It Doesn’t Matter If You Love The Constitution If Your Neighbors Don’t Know What It Says

People don’t know the Constitution? Ya think? Here is Akhil Rajasekar writing at The Federalist:

Our constitutional culture is falling apart. We should remedy it before it’s too late.

The Constitution of the United States was created with a simple purpose: to limit government. Imbued with various separations and specific endowments of power, the Constitution is America’s ultimate obstacle to government tyranny, higher and more powerful than any person, institution, or office.

This much we should already know from what passes for high school civics classes. But perhaps the most important aspect of the Constitution lies beyond where this common narrative ends.

Strictly speaking, our Constitution is pathetic. Now, its contents are fabulous — drawing on keen insights into human nature, desires to correct past mistakes, and profound conceptions of natural rights. But the fact still remains that our constitutional institution is extremely weak. It is but a long piece of old paper.

Even if Alexander Hamilton is still right and the judiciary possesses “neither force nor will,” at least it possesses that much of both, which follows from its human composition. The Constitution, on the other hand, is an old document — barely an entity, much less an institution in itself. One cannot reasonably expect scarcely visible words on paper to carry much weight against an executive with military powers or a populist legislature.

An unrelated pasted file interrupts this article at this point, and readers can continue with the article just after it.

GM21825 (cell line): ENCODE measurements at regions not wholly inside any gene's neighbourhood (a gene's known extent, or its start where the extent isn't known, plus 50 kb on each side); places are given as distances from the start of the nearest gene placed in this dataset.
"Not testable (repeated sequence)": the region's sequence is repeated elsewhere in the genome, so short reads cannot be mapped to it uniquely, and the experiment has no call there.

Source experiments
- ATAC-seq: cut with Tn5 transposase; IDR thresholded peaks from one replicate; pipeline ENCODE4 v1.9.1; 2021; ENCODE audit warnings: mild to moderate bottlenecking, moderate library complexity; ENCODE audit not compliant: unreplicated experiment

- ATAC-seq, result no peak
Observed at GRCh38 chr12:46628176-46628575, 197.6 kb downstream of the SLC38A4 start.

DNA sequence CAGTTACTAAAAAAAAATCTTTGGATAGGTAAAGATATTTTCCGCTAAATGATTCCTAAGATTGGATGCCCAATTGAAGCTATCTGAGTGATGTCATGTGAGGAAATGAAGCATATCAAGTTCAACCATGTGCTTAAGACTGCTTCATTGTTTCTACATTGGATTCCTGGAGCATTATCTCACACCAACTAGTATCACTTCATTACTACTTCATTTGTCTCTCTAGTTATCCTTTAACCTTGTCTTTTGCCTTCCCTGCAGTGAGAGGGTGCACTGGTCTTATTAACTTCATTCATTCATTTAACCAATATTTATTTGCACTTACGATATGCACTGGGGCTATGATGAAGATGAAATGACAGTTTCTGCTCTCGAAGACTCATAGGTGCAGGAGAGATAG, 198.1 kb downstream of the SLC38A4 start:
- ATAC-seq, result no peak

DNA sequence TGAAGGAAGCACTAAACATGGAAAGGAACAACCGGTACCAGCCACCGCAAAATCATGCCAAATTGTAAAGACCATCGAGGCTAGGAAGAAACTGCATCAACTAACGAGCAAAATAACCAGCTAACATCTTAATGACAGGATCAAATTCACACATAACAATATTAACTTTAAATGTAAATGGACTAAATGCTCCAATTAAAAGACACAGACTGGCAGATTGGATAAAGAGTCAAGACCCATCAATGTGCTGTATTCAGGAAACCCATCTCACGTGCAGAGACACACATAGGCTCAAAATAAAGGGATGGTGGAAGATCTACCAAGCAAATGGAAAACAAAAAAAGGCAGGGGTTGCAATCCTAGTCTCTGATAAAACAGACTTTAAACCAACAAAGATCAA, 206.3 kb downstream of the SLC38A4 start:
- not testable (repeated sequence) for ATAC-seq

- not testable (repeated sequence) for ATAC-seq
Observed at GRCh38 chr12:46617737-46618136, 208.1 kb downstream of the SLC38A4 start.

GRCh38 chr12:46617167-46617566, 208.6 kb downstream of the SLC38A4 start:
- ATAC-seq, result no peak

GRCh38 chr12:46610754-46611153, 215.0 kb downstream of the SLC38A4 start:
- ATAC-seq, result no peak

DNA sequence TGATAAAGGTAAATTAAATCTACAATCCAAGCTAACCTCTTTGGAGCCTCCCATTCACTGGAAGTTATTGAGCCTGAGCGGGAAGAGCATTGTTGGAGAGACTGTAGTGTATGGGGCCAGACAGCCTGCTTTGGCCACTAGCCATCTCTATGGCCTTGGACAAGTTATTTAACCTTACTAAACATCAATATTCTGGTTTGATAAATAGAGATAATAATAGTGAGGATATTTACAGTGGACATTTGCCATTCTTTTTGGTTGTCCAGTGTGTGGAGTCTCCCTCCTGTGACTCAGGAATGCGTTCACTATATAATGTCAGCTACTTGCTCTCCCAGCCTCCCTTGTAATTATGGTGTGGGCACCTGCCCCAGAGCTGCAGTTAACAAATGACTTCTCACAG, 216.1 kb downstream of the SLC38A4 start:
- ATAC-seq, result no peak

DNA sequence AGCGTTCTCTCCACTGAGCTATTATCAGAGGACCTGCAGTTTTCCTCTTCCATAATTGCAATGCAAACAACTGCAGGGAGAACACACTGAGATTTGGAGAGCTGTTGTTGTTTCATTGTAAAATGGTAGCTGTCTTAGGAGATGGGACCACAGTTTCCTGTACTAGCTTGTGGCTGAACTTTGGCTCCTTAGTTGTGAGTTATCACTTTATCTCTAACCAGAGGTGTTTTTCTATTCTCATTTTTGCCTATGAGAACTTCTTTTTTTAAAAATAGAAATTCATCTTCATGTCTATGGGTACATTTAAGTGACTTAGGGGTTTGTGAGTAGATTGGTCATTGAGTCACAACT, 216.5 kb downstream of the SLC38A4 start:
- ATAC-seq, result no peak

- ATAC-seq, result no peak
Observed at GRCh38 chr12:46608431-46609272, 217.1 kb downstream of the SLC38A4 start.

In that sense, the greatest of the Constitution’s institutional powers came after its writing, in the ratification process. By taking the fight over the Constitution directly to the people through state conventions — and circumventing state legislatures altogether — the Framers gave the people a personal stake in the outcome of their Constitution.

By doing so, they gave the Constitution its most powerful weapon against the government and embedded in the very heart of American identity a strong constitutional culture. Members of Congress, presidents, and justices on the Supreme Court would come and go, but as long as the American people existed, the Constitution would have every bit the power as it did the moment it was ratified.

Read more: The Federalist